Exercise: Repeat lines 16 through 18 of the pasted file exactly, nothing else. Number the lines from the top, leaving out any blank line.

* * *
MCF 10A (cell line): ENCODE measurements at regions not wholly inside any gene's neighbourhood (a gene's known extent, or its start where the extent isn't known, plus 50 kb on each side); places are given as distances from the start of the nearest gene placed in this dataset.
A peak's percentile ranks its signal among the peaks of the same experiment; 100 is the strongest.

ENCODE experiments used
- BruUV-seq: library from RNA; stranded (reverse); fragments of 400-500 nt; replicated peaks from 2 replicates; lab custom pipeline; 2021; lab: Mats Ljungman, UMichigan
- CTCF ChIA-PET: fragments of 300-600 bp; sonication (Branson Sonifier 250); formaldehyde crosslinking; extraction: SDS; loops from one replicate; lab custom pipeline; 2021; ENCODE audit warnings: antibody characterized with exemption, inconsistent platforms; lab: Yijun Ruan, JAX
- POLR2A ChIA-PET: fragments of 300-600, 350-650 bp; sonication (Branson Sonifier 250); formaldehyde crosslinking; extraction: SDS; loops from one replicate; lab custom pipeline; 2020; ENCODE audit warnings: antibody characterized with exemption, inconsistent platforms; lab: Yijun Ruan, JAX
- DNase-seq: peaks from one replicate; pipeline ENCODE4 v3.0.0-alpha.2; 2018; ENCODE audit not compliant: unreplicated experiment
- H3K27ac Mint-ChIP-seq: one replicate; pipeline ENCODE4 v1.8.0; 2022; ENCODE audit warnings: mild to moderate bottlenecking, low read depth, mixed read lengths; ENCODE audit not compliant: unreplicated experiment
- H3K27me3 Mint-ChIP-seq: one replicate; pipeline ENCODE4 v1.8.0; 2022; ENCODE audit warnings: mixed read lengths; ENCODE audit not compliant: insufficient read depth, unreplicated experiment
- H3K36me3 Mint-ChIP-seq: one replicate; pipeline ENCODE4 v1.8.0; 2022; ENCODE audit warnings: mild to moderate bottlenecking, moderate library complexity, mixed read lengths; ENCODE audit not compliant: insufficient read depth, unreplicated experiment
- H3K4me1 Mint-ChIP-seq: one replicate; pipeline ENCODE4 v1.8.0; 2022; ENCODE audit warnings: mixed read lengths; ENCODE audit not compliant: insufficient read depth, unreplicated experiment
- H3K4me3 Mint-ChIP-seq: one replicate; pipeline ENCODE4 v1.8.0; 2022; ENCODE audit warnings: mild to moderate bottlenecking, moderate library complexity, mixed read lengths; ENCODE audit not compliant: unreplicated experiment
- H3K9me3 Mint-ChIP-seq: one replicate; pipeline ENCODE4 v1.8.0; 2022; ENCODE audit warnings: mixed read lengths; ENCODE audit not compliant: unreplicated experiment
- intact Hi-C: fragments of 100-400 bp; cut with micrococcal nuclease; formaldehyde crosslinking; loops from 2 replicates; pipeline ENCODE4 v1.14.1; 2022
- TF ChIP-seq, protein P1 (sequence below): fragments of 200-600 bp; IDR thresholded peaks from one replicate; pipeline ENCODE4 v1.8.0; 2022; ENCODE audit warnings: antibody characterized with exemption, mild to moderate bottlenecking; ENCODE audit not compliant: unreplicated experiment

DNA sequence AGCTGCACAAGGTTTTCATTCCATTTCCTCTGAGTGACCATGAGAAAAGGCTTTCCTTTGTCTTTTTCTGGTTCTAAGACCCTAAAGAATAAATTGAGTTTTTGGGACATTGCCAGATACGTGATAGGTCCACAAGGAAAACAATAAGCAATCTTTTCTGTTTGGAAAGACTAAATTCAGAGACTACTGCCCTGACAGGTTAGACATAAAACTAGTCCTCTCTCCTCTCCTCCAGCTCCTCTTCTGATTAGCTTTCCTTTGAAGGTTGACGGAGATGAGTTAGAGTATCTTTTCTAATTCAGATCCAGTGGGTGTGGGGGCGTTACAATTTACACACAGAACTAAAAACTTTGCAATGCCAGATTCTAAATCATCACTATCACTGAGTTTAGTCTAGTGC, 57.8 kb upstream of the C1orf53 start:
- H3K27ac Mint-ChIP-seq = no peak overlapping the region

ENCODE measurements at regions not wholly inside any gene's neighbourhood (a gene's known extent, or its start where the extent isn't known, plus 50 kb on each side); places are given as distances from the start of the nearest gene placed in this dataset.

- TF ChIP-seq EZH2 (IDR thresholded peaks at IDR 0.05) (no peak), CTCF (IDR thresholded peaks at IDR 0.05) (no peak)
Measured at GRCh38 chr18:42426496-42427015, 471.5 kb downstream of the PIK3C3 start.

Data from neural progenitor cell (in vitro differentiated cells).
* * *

DNA sequence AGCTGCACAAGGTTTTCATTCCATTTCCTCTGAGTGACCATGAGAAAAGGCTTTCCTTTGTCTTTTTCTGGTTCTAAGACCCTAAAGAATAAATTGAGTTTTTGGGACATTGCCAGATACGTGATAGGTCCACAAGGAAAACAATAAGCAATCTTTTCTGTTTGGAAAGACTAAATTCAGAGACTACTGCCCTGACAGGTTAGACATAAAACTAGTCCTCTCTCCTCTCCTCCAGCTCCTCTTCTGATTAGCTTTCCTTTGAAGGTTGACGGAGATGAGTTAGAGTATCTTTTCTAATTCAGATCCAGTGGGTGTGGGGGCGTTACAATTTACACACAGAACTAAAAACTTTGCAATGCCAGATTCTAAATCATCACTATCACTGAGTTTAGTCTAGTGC, 57.8 kb upstream of the C1orf53 start:
- H3K27ac Mint-ChIP-seq = no peak overlapping the region

ENCODE measurements at regions not wholly inside any gene's neighbourhood (a gene's known extent, or its start where the extent isn't known, plus 50 kb on each side); places are given as distances from the start of the nearest gene placed in this dataset.